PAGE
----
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Unique abilities of electric fish spur Nelson's research

Mark Nelson's laboratory at the Beckman Institute is one of the premier facilities in the country for studying weakly electric fish and their unique sensory abilities, but his research career didn't start with biology or neuroscience. Nelson is a physicist.

Published on Nov. 8, 2007

Mark Nelson's research interests took him from high energy physics to computational neuroscience to studying one of nature's most unusual creatures. It's a journey that's more direct than might appear at first glance.

Nelson earned a Ph.D. in physics from Cal-Berkeley and did post-doctoral work at Caltech in high energy physics. During his time there, Caltech began a new program called Computation and Neural Systems that sought to bring together physicists, biologists, and engineers to address issues of how the brain works. Nelson was interested in computational aspects of neuroscience, so he joined a neurobiology lab, which happened to be studying weakly electric fish because of their large cerebellum.

"I was in this lab and got intrigued by the electric fish, particularly as a physicist, at the idea that these fish emit electric fields and find their way around the environment using electricity," Nelson said. "It is an intriguing strategy that's different from most animals."

Just trying to see the world through a new sense really opens up your thinking about the problems that animals face and how sensory systems work. - Mark Nelson

The fascination with weakly electric fish is something that has never left Nelson, who took his work to the University of Illinois as a professor in the Department of Molecular and Integrative Physiology and as a full-time faculty member in Beckman's NeuroTech group.

Today, Nelson's Electrosensory Signal Processing Lab is one of the premier facilities in the country for studying weakly electric fish in its mission to "understand neural mechanisms and computational principles that animals use to actively acquire sensory information in complex, dynamic environments." His research has used computational models to provide new insights into the fish's electrosensory world and pioneered the use of naturalistic contexts for studying the fish's sensory input patterns in ways that were more realistic than what had been done before.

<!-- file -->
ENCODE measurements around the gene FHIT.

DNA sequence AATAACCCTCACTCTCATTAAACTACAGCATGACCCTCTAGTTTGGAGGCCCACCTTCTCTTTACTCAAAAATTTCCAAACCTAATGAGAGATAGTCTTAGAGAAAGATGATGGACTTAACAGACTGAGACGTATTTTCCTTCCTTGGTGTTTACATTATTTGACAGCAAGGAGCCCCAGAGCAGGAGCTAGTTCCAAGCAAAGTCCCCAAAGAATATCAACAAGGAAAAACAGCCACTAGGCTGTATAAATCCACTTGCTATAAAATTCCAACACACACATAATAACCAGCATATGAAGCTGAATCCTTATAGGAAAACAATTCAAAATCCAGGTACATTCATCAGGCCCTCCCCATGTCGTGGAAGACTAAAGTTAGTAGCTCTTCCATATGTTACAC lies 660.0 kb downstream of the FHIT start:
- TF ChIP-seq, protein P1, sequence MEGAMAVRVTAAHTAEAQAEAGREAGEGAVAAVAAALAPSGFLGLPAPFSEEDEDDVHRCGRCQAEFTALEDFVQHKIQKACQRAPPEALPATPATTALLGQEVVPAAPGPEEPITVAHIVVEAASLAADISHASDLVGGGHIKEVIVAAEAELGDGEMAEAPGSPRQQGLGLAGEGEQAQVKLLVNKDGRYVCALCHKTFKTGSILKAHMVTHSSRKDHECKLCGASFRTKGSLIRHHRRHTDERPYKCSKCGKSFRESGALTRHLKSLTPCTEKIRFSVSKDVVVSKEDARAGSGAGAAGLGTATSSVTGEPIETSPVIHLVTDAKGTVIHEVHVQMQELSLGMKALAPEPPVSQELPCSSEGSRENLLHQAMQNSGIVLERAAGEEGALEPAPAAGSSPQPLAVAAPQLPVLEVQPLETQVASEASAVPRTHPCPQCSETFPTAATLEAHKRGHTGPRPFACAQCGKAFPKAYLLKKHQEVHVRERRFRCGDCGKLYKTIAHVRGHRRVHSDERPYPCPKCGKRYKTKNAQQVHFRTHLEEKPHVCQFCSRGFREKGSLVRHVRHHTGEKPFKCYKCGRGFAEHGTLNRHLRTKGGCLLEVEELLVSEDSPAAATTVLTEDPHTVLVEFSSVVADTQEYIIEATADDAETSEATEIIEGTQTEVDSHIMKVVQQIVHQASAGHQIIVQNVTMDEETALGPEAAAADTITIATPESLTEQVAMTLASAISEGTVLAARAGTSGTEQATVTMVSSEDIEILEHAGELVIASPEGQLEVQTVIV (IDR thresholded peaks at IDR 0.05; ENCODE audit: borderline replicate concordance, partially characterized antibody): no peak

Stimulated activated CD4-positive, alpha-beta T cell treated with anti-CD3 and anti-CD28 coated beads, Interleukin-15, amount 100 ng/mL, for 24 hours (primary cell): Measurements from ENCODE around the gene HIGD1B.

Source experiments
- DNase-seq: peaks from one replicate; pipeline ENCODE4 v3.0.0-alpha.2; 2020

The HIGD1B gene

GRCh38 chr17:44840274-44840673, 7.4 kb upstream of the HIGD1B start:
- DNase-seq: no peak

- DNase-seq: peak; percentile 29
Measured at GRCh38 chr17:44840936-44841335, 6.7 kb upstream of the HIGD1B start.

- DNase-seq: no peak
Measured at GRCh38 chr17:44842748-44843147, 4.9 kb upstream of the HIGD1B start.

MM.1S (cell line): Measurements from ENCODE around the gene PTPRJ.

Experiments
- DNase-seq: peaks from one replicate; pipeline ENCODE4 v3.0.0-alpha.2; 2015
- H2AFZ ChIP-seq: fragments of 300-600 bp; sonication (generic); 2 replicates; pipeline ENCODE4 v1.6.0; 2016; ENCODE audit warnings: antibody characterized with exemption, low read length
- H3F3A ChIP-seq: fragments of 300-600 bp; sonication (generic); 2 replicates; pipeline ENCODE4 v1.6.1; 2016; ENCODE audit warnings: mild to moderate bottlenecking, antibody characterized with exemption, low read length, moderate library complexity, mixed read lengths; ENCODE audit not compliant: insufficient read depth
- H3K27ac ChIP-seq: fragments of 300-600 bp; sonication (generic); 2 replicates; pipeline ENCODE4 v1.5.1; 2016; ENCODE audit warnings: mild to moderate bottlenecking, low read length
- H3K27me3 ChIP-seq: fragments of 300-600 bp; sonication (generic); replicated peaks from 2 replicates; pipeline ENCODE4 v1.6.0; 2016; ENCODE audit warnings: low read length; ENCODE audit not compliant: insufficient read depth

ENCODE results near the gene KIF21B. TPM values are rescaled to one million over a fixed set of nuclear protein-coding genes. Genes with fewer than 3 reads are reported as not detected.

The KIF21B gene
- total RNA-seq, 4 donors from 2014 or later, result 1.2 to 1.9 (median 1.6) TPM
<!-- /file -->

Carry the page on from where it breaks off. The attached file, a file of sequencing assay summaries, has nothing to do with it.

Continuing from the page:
Even though his research is now focused on biology and neuroscience, Nelson said physics is an excellent place for any scientist to begin a career.

"A lot of people make the switch earlier in their careers," Nelson said. "But coming from a physics background you tend to see everything as physics: chemistry is physics; biology is physics, so it's sort of easier to broaden your horizons."

For Nelson, his research interests have taken a natural path of scaling down in order to scale up.

"In the educational process there is this tendency to take the reductionist approach," Nelson said. "You start to analyze biology, then you find out about cells and that the cells are made up of chemicals. You start to think about the biochemistry and realize that the interactions are mediated by physical forces between the atoms. So you pull it down to look to what are the fundamental building blocks of nature. That path led me to particle physics."

The opposite path led Nelson to larger organisms.

"But you can change your mindset from the reductionist analysis of taking things apart into smaller and smaller pieces into turning it around and start thinking about synthesis," Nelson added. "How do you build systems, how did biology get created in the first place and what is its evolutionary history. It takes you back on a reverse pathway from the initial biochemistry to the first cells that were formed to the evolution of nervous systems and brains."

Nelson's interest in nervous systems is focused on weakly electric fish mainly due to their sensory abilities, which are based on generating and perceiving electric fields that allow them to "see" in the dark.

"The general problem is the issue of how animals and humans acquire sensory information about their environment and how they process that information," Nelson said. "I'm particularly interested in the very early stages of processing the data as it is coming into the nervous system, when the nervous system is flooded with information typically from millions of input channels.

"One of the first things that has to be done is the animal has to sort that data and pull out the behaviorally useful information, the information it needs for guiding its behavior in whatever environment it lives in and throwing out a lot of the extraneous background information. The fish are a particularly good model system for understanding how that initial stage of sorting the data works. But the principles generalize broadly across lots of different animals, including humans."

Nelson said that weakly electric fish, which are found in freshwater rivers in Africa and South America, have the largest cerebellum in relation to their brain size of any animal, even more so than humans.